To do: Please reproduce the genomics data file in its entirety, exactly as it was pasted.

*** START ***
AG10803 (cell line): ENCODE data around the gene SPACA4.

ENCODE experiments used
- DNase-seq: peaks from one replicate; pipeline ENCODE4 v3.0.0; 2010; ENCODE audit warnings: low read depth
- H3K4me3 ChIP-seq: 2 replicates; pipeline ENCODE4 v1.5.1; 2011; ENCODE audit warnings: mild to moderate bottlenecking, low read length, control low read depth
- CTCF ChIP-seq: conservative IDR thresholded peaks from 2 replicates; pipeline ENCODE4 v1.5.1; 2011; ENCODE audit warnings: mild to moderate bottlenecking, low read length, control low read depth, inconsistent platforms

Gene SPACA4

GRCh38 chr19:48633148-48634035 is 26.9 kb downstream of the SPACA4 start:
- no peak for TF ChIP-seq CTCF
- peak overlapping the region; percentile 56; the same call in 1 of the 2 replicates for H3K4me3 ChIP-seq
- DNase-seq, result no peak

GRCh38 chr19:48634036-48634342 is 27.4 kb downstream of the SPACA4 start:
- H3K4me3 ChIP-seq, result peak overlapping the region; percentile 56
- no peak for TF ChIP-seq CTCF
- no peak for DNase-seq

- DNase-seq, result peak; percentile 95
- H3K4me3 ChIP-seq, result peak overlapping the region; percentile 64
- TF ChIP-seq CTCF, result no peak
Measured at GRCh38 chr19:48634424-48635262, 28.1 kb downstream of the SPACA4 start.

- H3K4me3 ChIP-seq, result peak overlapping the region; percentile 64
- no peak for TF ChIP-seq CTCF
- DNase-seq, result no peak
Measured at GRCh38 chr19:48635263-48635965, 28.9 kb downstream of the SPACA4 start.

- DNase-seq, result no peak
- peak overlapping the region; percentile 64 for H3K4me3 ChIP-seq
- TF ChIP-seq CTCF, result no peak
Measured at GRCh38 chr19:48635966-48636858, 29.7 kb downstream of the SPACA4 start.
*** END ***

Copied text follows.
AG10803 (cell line): ENCODE data around the gene SPACA4.

ENCODE experiments used
- DNase-seq: peaks from one replicate; pipeline ENCODE4 v3.0.0; 2010; ENCODE audit warnings: low read depth
- H3K4me3 ChIP-seq: 2 replicates; pipeline ENCODE4 v1.5.1; 2011; ENCODE audit warnings: mild to moderate bottlenecking, low read length, control low read depth
- CTCF ChIP-seq: conservative IDR thresholded peaks from 2 replicates; pipeline ENCODE4 v1.5.1; 2011; ENCODE audit warnings: mild to moderate bottlenecking, low read length, control low read depth, inconsistent platforms

Gene SPACA4

GRCh38 chr19:48633148-48634035 is 26.9 kb downstream of the SPACA4 start:
- no peak for TF ChIP-seq CTCF
- peak overlapping the region; percentile 56; the same call in 1 of the 2 replicates for H3K4me3 ChIP-seq
- DNase-seq, result no peak

GRCh38 chr19:48634036-48634342 is 27.4 kb downstream of the SPACA4 start:
- H3K4me3 ChIP-seq, result peak overlapping the region; percentile 56
- no peak for TF ChIP-seq CTCF
- no peak for DNase-seq

- DNase-seq, result peak; percentile 95
- H3K4me3 ChIP-seq, result peak overlapping the region; percentile 64
- TF ChIP-seq CTCF, result no peak
Measured at GRCh38 chr19:48634424-48635262, 28.1 kb downstream of the SPACA4 start.

- H3K4me3 ChIP-seq, result peak overlapping the region; percentile 64
- no peak for TF ChIP-seq CTCF
- DNase-seq, result no peak
Measured at GRCh38 chr19:48635263-48635965, 28.9 kb downstream of the SPACA4 start.

- DNase-seq, result no peak
- peak overlapping the region; percentile 64 for H3K4me3 ChIP-seq
- TF ChIP-seq CTCF, result no peak
Measured at GRCh38 chr19:48635966-48636858, 29.7 kb downstream of the SPACA4 start.